Overnight, the under the stern symphony played through two movements of tinkling first, then a good deal of slapping which woke me up before 5am…. then the chorus up in the clouds joined in…. screaming banshees in the rigging. So at 6am the forecast confirmed strong winds of force 7 in our area…. this was then reaffirmed by other forecasts. No window of opportunity to get to Port Edgar for Edinburgh today.
Dawn breaking over the stern of Poli Poli in Arbroath…notice the Round Britain rowing boat…more about this later….
The day was spent doing the laundry once again, washing all the salt off the whole boat… she had been saturated and soaked by sea water coming over the bow on our journey from Peterhead yesterday. …. and other tasks…. checking over and pumping up the dinghy, walking the High Street, etc etc.
Photo of the “Crew Room” at Arbroath Marina…brilliant! Washing machine and dryer. Plus individual bathrooms with showers and loos. First class facilities. Well done Arbroath.
Looking out from the Lifeboat Station this morning…. peering south and east across the North Sea… it was the right decision. The sea looked dark and menacing…. white tops all around…. and that wind…. so so strong from the south west. Not even a fishing boat went out all morning. All flags horizontal and stiff.
Poli Poli in Arbroath Marina, a good berth with shore power and water within an arm’s length.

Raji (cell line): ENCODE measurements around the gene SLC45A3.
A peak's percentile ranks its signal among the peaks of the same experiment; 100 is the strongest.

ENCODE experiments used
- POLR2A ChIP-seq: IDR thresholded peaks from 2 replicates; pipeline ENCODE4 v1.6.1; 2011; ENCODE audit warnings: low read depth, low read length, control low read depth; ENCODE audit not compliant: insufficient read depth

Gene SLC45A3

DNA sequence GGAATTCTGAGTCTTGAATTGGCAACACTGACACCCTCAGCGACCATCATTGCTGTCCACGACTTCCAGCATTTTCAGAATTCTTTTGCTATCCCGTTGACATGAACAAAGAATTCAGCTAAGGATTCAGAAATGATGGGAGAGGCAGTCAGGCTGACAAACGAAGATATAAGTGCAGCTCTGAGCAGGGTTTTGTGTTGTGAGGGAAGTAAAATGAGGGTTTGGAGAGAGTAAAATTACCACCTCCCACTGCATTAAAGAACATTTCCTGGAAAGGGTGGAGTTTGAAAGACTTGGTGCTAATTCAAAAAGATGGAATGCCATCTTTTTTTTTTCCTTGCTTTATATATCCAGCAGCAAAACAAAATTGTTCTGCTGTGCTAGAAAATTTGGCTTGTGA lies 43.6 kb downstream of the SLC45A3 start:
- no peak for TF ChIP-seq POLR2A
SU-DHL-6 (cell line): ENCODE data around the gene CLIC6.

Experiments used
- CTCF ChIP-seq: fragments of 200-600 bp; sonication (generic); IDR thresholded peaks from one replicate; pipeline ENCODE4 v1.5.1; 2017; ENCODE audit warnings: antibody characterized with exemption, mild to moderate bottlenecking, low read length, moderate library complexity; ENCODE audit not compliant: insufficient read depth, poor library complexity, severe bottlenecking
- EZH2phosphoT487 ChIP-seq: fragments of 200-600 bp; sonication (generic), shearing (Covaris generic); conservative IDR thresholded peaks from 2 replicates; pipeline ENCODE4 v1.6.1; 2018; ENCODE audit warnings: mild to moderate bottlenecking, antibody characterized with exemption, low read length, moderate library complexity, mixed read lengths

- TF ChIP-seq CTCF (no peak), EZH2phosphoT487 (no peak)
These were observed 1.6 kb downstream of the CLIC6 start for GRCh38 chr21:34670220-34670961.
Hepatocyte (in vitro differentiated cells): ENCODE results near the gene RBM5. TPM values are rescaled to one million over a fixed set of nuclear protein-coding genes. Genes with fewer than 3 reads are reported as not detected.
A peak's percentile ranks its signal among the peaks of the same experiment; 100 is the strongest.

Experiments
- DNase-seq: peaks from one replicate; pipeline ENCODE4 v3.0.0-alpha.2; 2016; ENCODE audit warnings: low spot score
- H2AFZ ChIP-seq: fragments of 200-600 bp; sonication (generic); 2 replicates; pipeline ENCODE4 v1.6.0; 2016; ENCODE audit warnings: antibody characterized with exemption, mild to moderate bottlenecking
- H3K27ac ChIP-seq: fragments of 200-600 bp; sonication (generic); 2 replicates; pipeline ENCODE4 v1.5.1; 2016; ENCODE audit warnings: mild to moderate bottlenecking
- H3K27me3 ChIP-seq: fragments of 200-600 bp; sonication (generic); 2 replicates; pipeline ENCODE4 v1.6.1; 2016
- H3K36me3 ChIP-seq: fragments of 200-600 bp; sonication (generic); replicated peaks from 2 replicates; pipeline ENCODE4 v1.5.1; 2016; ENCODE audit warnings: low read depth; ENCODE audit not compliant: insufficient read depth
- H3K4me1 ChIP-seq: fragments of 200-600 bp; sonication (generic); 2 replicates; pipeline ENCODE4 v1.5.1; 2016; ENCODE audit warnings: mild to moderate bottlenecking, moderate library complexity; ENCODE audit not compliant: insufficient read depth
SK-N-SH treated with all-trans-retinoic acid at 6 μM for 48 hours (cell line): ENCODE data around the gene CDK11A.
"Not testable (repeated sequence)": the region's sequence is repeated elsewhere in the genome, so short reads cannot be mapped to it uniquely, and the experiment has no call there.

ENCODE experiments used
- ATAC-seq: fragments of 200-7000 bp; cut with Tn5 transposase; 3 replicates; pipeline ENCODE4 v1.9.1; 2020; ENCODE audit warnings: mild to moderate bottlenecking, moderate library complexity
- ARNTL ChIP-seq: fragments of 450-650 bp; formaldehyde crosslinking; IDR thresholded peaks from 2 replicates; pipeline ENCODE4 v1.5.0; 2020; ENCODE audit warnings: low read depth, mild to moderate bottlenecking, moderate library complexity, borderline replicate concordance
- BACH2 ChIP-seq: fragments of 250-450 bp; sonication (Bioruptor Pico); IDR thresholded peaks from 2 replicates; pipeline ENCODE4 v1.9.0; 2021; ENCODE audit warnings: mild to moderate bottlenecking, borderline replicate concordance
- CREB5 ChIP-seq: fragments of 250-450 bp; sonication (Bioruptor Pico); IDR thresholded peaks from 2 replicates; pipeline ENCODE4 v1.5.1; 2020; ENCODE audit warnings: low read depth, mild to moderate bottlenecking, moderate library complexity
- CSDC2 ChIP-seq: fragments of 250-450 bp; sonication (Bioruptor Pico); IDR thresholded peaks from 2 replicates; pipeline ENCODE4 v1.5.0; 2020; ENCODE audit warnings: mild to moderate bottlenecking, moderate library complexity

On a visit to the harbour master’s office… a discussion around lobster pots and leading lines took place. An informed source told me that the last count off the coast of Arbroath…. was 25,000 lobster pots…. and some as far out as 20 miles! My point was that, whilst I fully respected a fisherman’s right to earn a living from the sea…. I strongly disagreed with fisherman placing their traps and pots along a recognised official “leading line” into any port.
The issue here relates to the entry of Poli Poli into Arbroath Harbour at 6.30pm yesterday in a cross wind of up to 20 knots…. following the leading line of 299 degrees…. in twilight conditions, spray over the bow an an ebb tide. In effect we had to zig zag the line in order to avoid poorly marked lobster pots, putting us close to two sets of dangerous rocks either side of the entrance. I asked why do the fishermen do this…. the response was “they don’t care.”
The forecasts for tomorrow are promising and we plan to leave our hammer head berth here in Arbroath at 8.30am…. to first take on diesel fuel in the outer harbour…. then head south on 180 degrees towards the Firth of Forth and Port Edgar marina just outside Edinburgh.
Poli Poli again…backdrop of coloured houses along the waterfront.
Hopefully the ladies … Christine and Margaret will be arriving from “down south”. 51 n.miles will see us in Port Edgar by 5pm to meet them. We plan to spend five whole days seeing Edinburgh. This means I will have to readjust our last schedule somewhat as a consequence of the bad weather days spent twiddling thumbs in Banff, Peterhead and one day here in Arbroath. Our intention is always to be back in Eastbourne on Sunday 14th October.